Capping IT Off

Capping IT Off

Opinions expressed on this blog reflect the writer’s views and not the position of the Capgemini Group

Are you afraid of your digital audience?

The language of business today is peppered with terms like ‘social media’, ‘omni-channel’, ‘customer experience’ and ‘feedback’, reflecting the stark reality: digital rules. Indeed, one of the most powerful ways to build, enhance and even protect a brand is to engage audiences, and open up a public conversation. It’s a leap of faith that challenges organizations. But, we ask, do you really need to be afraid of your digital audience?

Public digital interaction
A modern digital strategy should include—wherever possible—a way to involve your audience in what you are doing for them. Let’s call this ‘digital interaction’ from here on. Well managed and facilitated, digital interaction leads to an improved brand image and enhanced desirability of your products or services. One of the most simple forms of digital interaction is offering your audience a way to give online feedback and appreciation. News sites have been offering this option for years; their audiences can respond to specific news articles and publications, but they can also respond to each other via comment streams. This lets audiences respond to the content offered and to the content they generate themselves. They have the option to share their opinion, good or bad, and it is made visible to the public. It’s interactive, user-led—and transparent.

A positive business case
Many organizations are reluctant to offer such transparent levels of public digital interaction. Some argue that active monitoring of—and responding to—what’s happening on digital channels takes too much time and effort. There’s often also an element of fear at play. Yet we can immediately see the flaw, here: if a product or service falls short of expectations, customers will find a way to communicate this. If they don’t find easy ways to connect with you, you’ll probably never see them again. And most likely, they will complain about their experience on platforms that you have no control over.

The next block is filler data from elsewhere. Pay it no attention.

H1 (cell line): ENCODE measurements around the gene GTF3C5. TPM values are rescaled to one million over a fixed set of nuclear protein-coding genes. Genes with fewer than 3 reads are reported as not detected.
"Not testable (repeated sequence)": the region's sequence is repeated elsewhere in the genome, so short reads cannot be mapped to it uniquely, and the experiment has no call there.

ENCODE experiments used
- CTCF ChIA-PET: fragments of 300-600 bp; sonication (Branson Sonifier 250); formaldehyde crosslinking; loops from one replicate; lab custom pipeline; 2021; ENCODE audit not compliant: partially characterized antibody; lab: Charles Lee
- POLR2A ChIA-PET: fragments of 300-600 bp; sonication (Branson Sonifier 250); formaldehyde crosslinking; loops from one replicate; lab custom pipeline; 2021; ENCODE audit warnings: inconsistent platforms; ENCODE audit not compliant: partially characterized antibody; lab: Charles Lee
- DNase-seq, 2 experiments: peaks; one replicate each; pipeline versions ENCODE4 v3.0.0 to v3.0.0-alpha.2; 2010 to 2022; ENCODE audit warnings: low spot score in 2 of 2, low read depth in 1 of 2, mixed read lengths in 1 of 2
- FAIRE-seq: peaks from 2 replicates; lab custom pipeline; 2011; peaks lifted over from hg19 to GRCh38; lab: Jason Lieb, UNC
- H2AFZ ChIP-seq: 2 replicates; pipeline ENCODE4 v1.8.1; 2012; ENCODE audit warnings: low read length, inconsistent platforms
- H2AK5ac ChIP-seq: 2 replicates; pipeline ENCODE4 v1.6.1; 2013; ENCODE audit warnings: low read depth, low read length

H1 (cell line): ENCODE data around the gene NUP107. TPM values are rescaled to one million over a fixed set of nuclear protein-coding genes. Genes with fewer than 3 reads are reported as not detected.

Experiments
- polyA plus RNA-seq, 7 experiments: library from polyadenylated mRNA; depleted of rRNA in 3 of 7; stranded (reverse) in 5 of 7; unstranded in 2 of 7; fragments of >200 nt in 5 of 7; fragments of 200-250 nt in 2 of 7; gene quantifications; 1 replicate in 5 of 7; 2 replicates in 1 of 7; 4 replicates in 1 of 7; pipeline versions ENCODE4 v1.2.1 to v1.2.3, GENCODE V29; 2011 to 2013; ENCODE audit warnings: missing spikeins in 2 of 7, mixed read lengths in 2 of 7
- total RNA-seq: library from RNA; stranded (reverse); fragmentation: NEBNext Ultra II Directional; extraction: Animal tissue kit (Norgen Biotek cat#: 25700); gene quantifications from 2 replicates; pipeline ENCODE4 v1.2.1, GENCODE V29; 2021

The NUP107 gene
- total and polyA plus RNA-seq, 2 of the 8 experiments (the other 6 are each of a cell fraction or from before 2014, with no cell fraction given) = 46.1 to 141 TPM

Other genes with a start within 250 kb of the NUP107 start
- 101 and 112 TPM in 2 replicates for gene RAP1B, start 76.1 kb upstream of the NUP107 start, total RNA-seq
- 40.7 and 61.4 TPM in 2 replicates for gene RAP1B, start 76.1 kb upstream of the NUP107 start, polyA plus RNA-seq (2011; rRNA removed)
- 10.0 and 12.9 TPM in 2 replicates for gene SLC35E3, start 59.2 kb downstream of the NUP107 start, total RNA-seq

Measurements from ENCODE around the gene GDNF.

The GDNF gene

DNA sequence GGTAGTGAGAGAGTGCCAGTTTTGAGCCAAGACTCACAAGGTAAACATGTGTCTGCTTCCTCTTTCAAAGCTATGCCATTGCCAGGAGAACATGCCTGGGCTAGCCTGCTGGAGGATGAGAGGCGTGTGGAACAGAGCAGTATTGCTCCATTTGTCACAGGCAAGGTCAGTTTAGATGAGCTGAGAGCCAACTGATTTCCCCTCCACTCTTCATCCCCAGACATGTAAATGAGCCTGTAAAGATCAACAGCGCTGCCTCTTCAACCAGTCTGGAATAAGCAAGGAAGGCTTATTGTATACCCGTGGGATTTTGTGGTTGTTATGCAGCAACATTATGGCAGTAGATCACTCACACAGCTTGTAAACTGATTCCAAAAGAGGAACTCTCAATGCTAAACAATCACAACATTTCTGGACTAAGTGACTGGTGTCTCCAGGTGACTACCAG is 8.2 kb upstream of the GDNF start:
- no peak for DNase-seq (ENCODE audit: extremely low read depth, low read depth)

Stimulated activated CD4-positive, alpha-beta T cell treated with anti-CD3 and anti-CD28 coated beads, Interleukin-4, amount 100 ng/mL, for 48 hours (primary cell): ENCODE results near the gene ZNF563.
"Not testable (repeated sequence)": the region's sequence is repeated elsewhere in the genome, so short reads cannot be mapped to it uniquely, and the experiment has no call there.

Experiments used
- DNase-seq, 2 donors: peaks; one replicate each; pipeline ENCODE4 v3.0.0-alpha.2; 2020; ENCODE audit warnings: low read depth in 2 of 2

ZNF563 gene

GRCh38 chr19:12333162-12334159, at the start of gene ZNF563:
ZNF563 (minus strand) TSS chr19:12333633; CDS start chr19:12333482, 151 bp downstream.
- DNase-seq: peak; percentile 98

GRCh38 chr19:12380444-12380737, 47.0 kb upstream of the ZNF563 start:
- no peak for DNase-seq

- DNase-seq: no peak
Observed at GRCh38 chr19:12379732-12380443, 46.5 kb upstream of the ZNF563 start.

But to flip the situation, it follows that an open dialogue with customers enables problems to be put right, fast. And if a customer feels that they’ve been listened to, they’re likely to be not only forgiving, but your greatest champion in the future. Opening up and facilitating digital interaction with your customers will ultimately deliver more value to your business than the effort will cost In fact, digital participation can even help you improve your products and services; who better than your own customers to know what value a product or service improvement can bring? Time to say hello to your new R&D team.

(credit: Dilbert)

Feel the fear and do it anyway: Five Reasons to Engage your Digital Audience
  1. By actively engaging with your customers on digital channels, you clearly demonstrate to them that you value their feedback and appreciation, which helps build positive sentiment. Who wouldn’t want to be seen as ‘a brand that listens’?
  2. It’s better to be involved in the conversation, and to manage any negativity fast—and effectively. The alternative? Brand erosion through customers posting negative experiences on third-party websites, where it’s harder for the brand to have its say.
  3. Digitally engaged customers act as brand ambassadors, helping or influencing other customers who have a question or problem. By enabling them to give a product/service review, or providing an online community in which they can interact, your brand can see the power of existing customers’ experiences and opinions at work.
  4. Digital participation and interaction with your customers provides essential feedback for improving your products and services. They can contribute to the quality and even participate in evolving them. Make use of that, it’s free R&D!
  5. Brands which take the leap into digital participation will give themselves a competitive advantage.  How brands respond online is now a key differentiator, and should be worked into your competitive strategy.
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Jeroen Koomen

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